During my lunch break earlier this month I was watching ABC News. Before my lunch break I had no idea what I was going to write on this society new except that it was to relate to society leadership. 30 minutes make such a difference. You see, the breaking news was the leadership spill against Australia’ Prime Minister Tony Abbott. So my mind was made up and I am writing on the fifth quality of future leaders: Shared Leadership.
Traditional leadership is vertical or hierarchical with a top. Only one person can be at that top. As many people’s aspirations to get to the top is large, the one on the top needs removing before someone else can take over. This model gives leadership spills momentum. Democracies still use this traditional autocratic model. All except one. Switzerland.
The Swiss political parties share the leadership and have distributed power. There are 7 Councillors leading the nation. Each is presiding over one or two ministries. Every year a President is elected to chair the meetings of the Council and undertake ceremonial duties.
There are several benefits to shared leadership.
- Shared leadership allows for multiple leaders at the top at the same time giving more than one person a chance to fulfil their ambition.
- The collective is able to reign in a rogue leader and support him/her within their area of expertise.
- Shared leadership distributes the responsibility for media and portfolio leadership. Individual Councillors are responsible for media representation. I remember an interview with Julia Gillard stating that she spent several hours each morning studying the current policy issues so she could competently and confidently answer all the questions in Parliament. It seems rather a waste of time for a PM to read up on minute detail of legislation just to be seen as a competent leader. Within the current hierarchical model we make the PM responsible to know everything rather than letting them lead the whole ship. No organisational executive team would waste its time in such a way. Good traits of leadership are setting the direction and delegation.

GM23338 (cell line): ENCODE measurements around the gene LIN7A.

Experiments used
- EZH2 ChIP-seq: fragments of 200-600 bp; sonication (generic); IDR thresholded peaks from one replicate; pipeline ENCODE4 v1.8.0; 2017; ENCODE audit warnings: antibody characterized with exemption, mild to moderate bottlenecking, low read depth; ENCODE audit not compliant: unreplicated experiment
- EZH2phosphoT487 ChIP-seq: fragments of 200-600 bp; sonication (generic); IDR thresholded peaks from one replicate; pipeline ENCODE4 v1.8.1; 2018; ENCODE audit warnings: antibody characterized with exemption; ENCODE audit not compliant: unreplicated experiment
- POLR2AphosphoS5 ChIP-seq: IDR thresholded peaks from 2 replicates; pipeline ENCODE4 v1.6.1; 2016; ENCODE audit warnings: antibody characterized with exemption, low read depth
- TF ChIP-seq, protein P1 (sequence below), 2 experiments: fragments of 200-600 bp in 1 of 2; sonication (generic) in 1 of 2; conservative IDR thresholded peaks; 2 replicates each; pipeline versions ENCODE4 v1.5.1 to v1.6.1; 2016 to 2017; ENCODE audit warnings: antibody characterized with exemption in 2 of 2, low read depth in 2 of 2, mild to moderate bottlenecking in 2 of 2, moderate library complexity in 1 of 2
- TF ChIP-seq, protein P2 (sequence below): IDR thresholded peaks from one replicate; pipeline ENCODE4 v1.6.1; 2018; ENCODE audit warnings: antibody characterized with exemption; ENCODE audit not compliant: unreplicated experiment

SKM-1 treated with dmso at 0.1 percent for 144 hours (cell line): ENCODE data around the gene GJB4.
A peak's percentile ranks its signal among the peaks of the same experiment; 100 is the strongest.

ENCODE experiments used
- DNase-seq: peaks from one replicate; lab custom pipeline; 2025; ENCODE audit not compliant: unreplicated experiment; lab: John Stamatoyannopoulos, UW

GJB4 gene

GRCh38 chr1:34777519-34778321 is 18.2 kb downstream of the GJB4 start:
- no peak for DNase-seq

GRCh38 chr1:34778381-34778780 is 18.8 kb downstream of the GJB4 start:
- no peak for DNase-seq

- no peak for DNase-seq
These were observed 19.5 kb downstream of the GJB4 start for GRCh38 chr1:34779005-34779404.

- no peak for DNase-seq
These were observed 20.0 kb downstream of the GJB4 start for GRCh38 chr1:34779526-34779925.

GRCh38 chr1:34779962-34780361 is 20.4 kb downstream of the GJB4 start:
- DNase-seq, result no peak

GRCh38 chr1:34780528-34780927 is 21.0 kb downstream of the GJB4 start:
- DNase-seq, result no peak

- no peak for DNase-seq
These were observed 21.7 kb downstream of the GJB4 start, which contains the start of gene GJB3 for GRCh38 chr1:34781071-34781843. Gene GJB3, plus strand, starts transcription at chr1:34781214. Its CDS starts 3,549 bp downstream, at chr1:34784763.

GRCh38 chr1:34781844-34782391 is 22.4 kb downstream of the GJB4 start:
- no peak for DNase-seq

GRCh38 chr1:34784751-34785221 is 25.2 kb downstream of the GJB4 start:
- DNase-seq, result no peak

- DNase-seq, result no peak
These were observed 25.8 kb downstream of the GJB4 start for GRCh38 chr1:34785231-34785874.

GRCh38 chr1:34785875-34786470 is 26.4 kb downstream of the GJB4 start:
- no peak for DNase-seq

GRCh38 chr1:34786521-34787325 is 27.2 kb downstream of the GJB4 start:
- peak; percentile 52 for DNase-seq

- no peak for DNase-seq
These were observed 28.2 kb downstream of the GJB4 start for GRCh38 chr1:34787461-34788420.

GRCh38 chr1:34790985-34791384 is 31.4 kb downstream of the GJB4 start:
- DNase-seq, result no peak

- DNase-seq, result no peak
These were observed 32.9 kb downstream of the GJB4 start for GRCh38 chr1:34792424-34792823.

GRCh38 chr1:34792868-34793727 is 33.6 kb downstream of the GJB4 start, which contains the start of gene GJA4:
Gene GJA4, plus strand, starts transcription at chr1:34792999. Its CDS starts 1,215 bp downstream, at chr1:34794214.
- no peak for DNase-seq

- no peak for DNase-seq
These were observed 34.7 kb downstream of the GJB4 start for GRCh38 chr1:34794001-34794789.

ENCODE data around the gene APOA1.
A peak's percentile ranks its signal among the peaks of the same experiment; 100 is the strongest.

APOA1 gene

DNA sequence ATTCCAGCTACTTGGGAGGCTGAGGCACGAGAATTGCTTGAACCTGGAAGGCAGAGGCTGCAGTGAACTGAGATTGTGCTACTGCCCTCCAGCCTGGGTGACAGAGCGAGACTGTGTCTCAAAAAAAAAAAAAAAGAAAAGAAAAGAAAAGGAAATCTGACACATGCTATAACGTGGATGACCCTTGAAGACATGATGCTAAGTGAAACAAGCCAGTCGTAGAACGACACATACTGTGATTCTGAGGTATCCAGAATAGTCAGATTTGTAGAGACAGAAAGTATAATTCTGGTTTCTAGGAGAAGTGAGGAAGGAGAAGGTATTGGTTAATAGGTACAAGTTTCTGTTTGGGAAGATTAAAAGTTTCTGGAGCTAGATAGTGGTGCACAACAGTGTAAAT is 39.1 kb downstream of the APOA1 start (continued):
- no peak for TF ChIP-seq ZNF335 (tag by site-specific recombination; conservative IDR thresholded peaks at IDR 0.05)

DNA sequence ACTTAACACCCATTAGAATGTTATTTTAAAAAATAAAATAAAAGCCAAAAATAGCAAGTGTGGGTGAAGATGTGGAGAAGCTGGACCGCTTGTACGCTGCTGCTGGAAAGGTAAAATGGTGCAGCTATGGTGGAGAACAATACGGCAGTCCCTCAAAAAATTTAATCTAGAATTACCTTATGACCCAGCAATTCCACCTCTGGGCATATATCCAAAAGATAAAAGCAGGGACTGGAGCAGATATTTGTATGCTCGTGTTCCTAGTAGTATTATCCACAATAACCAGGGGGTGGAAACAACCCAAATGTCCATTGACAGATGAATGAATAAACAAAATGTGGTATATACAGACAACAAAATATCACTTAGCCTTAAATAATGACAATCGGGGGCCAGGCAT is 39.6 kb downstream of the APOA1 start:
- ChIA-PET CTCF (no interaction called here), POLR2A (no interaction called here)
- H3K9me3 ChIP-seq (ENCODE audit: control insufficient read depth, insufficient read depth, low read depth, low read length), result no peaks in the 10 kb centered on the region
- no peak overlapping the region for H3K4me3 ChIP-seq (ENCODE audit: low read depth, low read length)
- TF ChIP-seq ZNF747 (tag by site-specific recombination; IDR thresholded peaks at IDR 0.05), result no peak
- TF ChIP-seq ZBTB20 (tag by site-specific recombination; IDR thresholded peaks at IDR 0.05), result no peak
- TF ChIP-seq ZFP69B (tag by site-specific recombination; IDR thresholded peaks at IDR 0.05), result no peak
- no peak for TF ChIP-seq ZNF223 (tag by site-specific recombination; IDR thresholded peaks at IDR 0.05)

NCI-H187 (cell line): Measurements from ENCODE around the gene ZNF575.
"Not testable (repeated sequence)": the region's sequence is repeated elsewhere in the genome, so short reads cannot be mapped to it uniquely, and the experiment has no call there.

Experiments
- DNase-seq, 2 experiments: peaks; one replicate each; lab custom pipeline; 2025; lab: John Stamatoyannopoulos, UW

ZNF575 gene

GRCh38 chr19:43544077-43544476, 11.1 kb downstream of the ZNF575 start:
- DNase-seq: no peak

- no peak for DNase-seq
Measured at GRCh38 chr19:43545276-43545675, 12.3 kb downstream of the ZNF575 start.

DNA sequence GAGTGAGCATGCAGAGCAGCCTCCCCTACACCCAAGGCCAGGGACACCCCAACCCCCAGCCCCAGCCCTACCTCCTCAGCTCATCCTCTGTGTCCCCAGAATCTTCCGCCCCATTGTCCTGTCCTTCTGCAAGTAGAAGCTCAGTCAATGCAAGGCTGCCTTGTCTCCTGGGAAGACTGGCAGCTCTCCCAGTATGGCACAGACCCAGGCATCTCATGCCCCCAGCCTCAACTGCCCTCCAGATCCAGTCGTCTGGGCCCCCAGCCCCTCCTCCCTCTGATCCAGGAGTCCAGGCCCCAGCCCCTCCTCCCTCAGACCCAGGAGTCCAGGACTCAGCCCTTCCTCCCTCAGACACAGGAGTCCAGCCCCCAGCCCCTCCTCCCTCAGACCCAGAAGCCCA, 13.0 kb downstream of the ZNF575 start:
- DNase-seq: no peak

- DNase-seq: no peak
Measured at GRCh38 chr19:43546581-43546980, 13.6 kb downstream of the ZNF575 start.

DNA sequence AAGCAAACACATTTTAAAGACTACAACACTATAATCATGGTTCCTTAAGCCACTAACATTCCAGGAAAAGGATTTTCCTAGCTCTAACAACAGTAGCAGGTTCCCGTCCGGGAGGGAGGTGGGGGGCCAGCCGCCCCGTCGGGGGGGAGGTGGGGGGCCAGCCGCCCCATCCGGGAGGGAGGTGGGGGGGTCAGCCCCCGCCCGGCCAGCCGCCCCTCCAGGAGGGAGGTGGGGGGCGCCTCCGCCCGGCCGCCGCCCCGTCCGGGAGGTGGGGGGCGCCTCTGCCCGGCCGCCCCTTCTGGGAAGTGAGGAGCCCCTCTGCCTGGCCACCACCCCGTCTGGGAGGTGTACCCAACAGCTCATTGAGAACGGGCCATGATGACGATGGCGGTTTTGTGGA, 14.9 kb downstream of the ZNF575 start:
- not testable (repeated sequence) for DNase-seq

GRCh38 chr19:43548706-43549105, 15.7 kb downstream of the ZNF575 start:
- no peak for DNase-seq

- The leaders in Switzerland make decisions collectively. Everyone takes responsibility. Australian Polls, which are driving current political behaviour, would find it hard to report on multiple party leaders’ performance. However, there is also more accountability and more transparency. It becomes harder to make deals behind closed doors when more than one person and more than one party need convincing.
- Shared leadership requires multiple parties to come along in the decision making process. This takes longer as policy need to more broadly balance party beliefs. However, they also are more likely to reflect the broader view of the people. One (willing) sacrifice: the nimbleness and disaster of policy made on the run.
- Lastly, when something is shared you don’t get leadership spills. Leaders’ attention can be focused on the nation for the full term rather than get side tracked with internal wrangling and dysfunction.
Of course all the above suggestions are equally applicable to organisations. So how shared is your leadership at work? Would there be any benefits to this type of leadership in your organisation? I would love to hear your thoughts.